"In terms of capturing that, it was really more of listening to the direction that Sasha thought that we should go, and bringing the visual language to what he wanted to do. To me, I was sort of keenly aware that I really needed to tune in to what Sasha wanted for the project."
With a group as vast in numbers as they are in personalities, one could reason that establishing through-lines between the group's individual members would be difficult. For Hans Charles, however, this was not necessarily the case.
"It was trying to link them visually together. What is unique about Wu-Tang Clan is that it is nine individuals working as one solid unit. It is really about emphasizing the unit because those guys are going to express their individuality. I really just have to turn on the camera," Charles said, "For me it was really about unifying them visually to talk about the phenomenon of a group of so many members lasting so long."
Wu-Tang Clan's legendary status isn't just the result of classic musical works and millions in record sales. The group's story is that of its lyrical craftsmen: RZA, Ghostface Killah, Method Man, GZA, Raekwon, Cappadonna, Inspectah Deck, U-God, and Masta Killa. Through them, Charles found a place to focus his lens.
"They were still warriors, but they were wise warriors," Charles said, "That majesty needed to be captured visually. Every frame, to me, was about capturing that majesty. Finding angles that made them look and feel as majestic as possible."
Despite the air of wisdom and confidence that many of the members of Wu-Tang exude, the show exposes the very human emotions underneath some of the group members' personal struggles. For Charles, finding the humanity in the Wu-Tang was about ensuring that the subjects had a space to express themselves.
"The environment that I created, the parts of the set that I could control made them feel like this was theirs," Charles said, "That was important to me; from my attitude, just in approaching them, to what I did lighting-wise and camera-wise.
"It was important to me to never feel like my camera was the most important thing. On a day to day basis, what was important was that when any of the Wu members or any other interviews, that they were meant to feel that that moment was important for them. Nothing was as important as that person feeling comfortable," Charles said.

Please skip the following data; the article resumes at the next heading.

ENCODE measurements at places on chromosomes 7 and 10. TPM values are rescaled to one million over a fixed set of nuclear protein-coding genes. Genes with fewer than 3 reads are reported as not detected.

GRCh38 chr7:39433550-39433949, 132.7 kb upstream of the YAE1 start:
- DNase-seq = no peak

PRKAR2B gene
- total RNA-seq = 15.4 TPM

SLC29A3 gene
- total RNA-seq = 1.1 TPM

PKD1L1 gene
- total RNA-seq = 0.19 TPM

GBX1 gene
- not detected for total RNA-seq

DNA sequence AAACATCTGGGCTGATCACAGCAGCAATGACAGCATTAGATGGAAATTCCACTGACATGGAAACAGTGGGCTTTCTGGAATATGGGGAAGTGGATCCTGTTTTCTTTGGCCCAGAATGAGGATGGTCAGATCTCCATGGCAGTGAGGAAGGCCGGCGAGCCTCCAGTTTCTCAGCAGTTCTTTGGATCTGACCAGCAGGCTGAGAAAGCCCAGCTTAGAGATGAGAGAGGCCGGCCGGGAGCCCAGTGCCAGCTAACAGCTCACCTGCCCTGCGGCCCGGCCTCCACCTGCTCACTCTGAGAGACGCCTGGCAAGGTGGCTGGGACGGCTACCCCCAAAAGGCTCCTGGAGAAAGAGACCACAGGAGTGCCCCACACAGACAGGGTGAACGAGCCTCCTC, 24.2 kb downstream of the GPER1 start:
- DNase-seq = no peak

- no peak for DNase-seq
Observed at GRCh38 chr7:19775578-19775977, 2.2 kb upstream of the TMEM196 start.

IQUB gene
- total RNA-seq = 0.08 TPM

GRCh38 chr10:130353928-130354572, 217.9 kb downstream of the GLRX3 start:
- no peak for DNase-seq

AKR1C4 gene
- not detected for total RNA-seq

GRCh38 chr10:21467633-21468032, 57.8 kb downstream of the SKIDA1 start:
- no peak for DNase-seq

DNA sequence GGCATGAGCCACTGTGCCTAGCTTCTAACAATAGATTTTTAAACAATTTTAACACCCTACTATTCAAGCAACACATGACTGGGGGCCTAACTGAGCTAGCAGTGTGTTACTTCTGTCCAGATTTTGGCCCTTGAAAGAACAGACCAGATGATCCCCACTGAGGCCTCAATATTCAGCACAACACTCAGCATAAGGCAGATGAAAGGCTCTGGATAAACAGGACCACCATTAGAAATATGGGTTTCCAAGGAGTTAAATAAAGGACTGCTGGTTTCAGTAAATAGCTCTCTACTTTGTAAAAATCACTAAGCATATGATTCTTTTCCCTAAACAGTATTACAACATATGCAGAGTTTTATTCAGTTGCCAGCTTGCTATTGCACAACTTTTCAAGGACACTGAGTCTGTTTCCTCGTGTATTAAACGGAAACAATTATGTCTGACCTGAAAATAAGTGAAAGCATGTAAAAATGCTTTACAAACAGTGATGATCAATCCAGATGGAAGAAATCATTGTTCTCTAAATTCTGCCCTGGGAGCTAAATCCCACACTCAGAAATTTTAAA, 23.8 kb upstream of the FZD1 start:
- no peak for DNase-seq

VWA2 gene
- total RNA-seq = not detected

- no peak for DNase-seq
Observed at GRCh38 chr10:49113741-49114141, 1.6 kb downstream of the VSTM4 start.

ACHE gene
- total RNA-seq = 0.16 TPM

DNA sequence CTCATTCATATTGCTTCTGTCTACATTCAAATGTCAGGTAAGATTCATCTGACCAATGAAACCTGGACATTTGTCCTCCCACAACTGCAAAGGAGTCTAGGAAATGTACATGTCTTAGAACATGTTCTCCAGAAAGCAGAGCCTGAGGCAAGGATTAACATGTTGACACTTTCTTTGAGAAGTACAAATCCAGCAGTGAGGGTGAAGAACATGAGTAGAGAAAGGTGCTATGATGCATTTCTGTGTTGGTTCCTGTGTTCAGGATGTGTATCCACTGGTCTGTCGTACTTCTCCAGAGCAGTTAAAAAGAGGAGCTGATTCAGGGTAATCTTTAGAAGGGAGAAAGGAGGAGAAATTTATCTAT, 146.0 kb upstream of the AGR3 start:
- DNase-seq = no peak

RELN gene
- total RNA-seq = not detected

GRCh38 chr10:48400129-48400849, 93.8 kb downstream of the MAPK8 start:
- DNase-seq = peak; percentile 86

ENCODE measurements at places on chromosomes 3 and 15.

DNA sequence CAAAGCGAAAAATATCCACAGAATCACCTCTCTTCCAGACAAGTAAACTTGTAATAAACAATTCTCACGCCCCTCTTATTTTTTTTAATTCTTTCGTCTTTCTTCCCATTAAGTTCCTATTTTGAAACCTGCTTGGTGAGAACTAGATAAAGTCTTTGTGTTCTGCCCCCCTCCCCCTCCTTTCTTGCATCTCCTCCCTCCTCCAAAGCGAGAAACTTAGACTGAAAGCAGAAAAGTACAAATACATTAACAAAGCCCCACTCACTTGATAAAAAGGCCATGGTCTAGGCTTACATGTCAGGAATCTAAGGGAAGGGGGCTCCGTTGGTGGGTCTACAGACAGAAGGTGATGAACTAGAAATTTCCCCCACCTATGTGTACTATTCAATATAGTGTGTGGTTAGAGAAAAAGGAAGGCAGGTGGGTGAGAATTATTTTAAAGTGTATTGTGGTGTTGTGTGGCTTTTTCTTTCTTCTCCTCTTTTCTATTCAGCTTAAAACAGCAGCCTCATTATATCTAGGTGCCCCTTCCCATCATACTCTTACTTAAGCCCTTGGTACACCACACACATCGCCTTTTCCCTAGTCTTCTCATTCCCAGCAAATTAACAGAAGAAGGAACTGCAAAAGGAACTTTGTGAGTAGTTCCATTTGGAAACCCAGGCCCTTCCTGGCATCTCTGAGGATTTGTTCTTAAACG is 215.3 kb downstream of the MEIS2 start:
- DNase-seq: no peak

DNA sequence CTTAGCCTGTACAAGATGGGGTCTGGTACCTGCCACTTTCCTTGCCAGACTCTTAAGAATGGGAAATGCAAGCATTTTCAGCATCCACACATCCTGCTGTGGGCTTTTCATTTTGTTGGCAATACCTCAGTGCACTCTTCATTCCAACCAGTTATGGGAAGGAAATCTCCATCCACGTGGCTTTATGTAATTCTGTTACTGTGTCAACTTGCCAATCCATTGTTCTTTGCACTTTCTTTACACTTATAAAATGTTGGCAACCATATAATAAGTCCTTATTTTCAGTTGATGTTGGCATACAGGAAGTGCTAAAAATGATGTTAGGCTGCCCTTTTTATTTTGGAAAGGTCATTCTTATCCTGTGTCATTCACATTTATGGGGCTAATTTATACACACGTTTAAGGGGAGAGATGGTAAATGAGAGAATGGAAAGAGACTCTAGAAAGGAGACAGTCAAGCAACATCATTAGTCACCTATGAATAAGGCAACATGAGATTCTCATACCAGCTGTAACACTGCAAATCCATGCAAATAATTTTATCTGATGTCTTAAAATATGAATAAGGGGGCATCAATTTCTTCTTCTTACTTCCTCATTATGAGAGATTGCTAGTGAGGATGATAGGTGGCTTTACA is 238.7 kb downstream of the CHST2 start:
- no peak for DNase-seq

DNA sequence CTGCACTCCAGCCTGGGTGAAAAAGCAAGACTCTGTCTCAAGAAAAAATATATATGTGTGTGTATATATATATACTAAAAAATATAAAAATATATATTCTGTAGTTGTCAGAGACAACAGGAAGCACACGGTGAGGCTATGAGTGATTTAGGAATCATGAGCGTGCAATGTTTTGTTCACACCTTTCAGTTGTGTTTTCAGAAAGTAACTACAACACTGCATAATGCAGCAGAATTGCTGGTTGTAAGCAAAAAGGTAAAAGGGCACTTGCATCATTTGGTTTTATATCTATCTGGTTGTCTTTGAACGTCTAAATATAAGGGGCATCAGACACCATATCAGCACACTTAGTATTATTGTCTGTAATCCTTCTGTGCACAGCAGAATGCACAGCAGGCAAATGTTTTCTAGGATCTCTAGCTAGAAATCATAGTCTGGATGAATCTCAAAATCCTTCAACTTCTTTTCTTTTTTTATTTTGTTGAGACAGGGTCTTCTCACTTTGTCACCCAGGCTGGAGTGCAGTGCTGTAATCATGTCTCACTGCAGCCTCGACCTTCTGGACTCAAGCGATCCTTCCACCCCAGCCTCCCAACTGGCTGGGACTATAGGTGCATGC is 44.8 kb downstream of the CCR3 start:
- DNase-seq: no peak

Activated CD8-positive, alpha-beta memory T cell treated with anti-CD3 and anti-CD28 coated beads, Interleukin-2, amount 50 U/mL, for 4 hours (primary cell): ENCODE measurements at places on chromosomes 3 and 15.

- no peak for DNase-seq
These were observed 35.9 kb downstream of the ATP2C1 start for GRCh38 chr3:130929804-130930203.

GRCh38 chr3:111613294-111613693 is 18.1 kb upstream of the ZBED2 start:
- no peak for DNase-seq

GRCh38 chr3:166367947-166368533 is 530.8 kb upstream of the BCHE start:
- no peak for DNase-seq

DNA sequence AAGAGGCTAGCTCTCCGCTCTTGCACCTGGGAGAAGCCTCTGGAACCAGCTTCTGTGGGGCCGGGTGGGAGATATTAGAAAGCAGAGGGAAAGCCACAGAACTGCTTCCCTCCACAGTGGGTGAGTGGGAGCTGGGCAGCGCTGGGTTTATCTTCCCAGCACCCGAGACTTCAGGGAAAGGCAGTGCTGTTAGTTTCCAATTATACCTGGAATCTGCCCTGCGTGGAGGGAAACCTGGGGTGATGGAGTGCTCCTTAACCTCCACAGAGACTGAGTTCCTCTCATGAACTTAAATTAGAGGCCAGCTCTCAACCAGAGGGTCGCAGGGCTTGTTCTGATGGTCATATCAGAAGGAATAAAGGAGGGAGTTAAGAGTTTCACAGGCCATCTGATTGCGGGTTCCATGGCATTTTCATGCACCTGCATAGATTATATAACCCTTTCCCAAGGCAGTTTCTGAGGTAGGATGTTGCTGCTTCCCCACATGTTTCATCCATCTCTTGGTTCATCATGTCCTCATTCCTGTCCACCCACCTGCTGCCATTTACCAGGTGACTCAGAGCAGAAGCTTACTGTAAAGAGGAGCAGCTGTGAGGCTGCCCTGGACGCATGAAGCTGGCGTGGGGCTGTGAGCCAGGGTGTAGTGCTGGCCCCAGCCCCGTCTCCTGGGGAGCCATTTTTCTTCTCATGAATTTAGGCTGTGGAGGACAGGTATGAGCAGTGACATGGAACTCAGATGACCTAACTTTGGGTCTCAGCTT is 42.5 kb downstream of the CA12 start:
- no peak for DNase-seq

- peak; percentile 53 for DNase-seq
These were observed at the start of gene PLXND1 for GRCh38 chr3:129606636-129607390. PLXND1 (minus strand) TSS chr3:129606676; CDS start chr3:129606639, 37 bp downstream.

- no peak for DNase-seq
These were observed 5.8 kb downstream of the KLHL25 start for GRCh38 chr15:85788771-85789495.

This policy follows through on a philosophy that, for Charles, is at the core of his work.
"Allow them to do what they need to do first, and then you capture it. I don't believe my camera is allowed to be disruptive, my camera is supposed to be reverent. It is supposed to be as respectful, invisible, as compassionate as possible," Charles said.
"If you establish the proper environment for whatever subject you're capturing, it literally transforms the way the camera captures that person. It has to bring a certain energy to the space."
The branching momentum of Hans Charles's body of work certainly doesn't appear to be slowing down any time soon. With Netflix's Grass is Greener having recently dropped on Netflix and the upcoming Love Dot Com: the Social Experiment, Charles continues to delve into new territory. It is an opportunity that he utilizes, not just to capture the present, but to interpret his past as well.
"For me every time I take the camera and work on one of these projects, I'm really writing a visual essay of what it felt like to grow up as a kid of immigrants in a working class town twenty minutes outside New York City, with hip hop playing from Acura Legend cars going by with shiny rims. With drug dealers on this corner and stock brokers on the other corner," Charles said.
"I get to reexamine that visually, and I feel like the luckiest person on earth."